There isn't alot of detailed description on the aux charging system and the DC-DC converter though, such as if the S lead is the current limited charge lead or simply to detect the voltage at the battery end, relying on the slight but still finite resistance between the 12V lead from the back of the car to the front.
DanMan, if I would like to replace the dreaded oem battery with a newer one of different brand and a bit larger AH, what type of chemistry would I be looking for in the retailers shelf? AGM, Gel, Flooded????
Thank you.
 

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Some folks went larger with the classic Pruis, but I wonder what kind of a warranty problem you would have with Toyota with "ANY" type of electric problem you could have from "then on."
Better just be darn carefull with anything using the interior lights and extended absences.
And be darn sure you know where to connect "jumper cables."
 

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Because the battery is in the cabin, most people would require either an AGM or gel cell as a replacement - if it gets crushed in an accident either of these will not spill any liquid acid. Be aware, the battery connection terminals are non-standard, so you would have to deal with that issue as well. An a proper hold-down clamp and venting system would have to be made. All lead acid batteries can vent in certain circumstances, even though they are "sealed". They all have pressure release vents so they don't explode when they do build up pressure.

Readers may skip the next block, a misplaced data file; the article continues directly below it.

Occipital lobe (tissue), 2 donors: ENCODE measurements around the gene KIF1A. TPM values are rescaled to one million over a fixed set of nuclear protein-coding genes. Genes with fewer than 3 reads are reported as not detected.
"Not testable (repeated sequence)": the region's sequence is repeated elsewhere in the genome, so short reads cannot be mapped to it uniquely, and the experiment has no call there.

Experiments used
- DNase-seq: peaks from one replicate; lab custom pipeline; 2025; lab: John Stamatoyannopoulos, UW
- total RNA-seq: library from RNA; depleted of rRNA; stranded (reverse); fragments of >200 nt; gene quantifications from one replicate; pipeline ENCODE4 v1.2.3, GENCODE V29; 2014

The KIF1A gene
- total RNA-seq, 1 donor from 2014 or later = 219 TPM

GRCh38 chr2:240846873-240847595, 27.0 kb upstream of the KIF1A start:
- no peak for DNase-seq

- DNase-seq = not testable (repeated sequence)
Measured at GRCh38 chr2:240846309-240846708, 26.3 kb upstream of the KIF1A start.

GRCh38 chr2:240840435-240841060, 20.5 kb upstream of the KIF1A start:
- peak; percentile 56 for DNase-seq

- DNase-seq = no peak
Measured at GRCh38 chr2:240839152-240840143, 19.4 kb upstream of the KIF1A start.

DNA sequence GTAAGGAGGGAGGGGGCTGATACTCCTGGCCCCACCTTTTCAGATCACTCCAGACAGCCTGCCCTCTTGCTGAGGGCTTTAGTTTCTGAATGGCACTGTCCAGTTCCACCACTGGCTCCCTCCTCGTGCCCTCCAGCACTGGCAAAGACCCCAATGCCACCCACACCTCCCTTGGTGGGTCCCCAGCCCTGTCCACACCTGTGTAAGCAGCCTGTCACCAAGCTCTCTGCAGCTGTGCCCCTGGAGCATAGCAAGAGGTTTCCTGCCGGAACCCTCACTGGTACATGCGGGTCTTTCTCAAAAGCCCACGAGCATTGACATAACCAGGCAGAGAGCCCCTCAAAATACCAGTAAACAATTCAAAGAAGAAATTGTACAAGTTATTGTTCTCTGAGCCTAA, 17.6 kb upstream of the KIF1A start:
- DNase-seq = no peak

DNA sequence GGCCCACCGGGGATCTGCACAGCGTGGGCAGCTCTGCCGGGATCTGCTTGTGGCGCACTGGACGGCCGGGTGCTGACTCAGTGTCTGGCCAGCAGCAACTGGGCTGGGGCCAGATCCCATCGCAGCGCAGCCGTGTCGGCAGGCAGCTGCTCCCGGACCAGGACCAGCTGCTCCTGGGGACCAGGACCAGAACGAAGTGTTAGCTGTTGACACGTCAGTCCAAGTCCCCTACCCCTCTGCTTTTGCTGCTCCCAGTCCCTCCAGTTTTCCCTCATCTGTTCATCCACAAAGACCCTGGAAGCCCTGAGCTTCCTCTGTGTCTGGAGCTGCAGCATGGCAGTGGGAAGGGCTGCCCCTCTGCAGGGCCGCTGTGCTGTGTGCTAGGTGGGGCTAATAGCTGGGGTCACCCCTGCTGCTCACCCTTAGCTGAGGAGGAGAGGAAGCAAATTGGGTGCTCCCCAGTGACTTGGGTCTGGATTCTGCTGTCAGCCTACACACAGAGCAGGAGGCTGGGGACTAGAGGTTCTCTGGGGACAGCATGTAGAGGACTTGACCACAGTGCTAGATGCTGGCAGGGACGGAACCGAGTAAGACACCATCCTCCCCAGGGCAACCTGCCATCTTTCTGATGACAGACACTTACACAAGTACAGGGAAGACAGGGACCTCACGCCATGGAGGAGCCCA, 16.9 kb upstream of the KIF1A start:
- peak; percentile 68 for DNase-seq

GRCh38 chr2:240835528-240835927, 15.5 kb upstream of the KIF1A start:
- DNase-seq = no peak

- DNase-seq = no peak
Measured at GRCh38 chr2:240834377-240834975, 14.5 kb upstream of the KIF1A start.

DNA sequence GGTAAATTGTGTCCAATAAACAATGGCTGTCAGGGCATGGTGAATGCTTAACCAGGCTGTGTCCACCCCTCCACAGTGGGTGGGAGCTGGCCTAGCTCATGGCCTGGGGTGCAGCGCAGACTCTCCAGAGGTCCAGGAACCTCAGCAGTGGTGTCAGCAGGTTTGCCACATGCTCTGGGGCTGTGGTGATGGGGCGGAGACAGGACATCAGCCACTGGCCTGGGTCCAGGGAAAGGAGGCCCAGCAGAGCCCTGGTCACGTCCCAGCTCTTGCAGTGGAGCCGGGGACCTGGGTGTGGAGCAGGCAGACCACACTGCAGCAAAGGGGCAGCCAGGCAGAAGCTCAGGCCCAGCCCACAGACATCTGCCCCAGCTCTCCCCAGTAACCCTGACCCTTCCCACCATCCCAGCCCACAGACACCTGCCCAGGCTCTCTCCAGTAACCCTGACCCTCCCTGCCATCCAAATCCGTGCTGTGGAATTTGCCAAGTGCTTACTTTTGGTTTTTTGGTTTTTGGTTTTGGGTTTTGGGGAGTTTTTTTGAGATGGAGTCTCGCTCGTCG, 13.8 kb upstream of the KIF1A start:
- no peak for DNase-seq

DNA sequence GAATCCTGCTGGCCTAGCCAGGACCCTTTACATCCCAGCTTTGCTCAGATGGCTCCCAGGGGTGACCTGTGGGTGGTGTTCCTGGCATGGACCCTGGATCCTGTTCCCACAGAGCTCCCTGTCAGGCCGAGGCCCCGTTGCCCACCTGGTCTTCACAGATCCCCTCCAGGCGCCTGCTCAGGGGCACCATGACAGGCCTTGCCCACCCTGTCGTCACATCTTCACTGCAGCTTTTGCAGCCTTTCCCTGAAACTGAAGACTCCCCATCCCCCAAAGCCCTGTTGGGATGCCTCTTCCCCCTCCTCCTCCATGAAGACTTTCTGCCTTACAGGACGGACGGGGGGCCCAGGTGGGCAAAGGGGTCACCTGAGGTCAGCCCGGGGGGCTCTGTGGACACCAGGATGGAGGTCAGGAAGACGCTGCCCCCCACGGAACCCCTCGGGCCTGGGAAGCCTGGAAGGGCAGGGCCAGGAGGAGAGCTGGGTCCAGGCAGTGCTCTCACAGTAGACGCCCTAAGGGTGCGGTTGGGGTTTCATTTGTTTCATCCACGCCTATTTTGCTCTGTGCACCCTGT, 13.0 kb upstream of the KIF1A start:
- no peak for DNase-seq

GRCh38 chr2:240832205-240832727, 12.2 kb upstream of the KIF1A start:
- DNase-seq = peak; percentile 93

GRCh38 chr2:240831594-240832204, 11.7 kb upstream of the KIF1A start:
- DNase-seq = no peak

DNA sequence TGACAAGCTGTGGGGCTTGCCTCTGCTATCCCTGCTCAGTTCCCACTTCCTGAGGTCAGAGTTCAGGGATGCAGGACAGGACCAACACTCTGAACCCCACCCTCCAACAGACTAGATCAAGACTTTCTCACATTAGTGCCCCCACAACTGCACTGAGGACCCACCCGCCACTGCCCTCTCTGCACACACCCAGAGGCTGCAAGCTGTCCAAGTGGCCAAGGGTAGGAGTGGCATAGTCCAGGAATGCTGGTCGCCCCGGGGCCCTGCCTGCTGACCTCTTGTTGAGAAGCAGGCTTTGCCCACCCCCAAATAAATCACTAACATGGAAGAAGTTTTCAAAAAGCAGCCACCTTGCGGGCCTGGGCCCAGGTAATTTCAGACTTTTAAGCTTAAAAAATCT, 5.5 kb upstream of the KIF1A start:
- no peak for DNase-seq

The charging voltage for the AGM and gel cell are slightly different, but they both change more over temperature extremes, so the difference would probably not be noticable in practical use. Personally, I prefer the AGM over the gel cell type, as it is easier to recover if it goes dead and sulphates.
 

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One should use a sealed 12V battery of at least 35AH, preferably with a gas venting system, especially if the battery chemistry can potentially emit toxic or explosive gases. LA batteries emit hydrogen gas. Sealed LA batteries normally keep the hydrogen contained, but some conditions can cause it to escape the containment, and you wouldn't want to contain hydrogen in the cabin airspace with the potential of being ignited.
 

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You might try one from a Mazda Miata; that battery is stored in the trunk and is fitted with a vent tube so it won't offgas inside the car. Also, I believe it's near the same size, physically, as the Pri 12v battery. The diameter of the posts is a bit bigger (if I recall correctly) however.
 

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Pinto_Girl said:
You might try one from a Mazda Miata; that battery is stored in the trunk and is fitted with a vent tube so it won't offgas inside the car. Also, I believe it's near the same size, physically, as the Pri 12v battery. The diameter of the posts is a bit bigger (if I recall correctly) however.
I replaced mine with the Miata replacement, it is a little shorter in high and the terminal posts are larger; I supplemented the difference with a piece of 2x4 between the chassis and the new batt. case and better cable and bronze terminals. Everything worked well and I'm a happy :) camper again.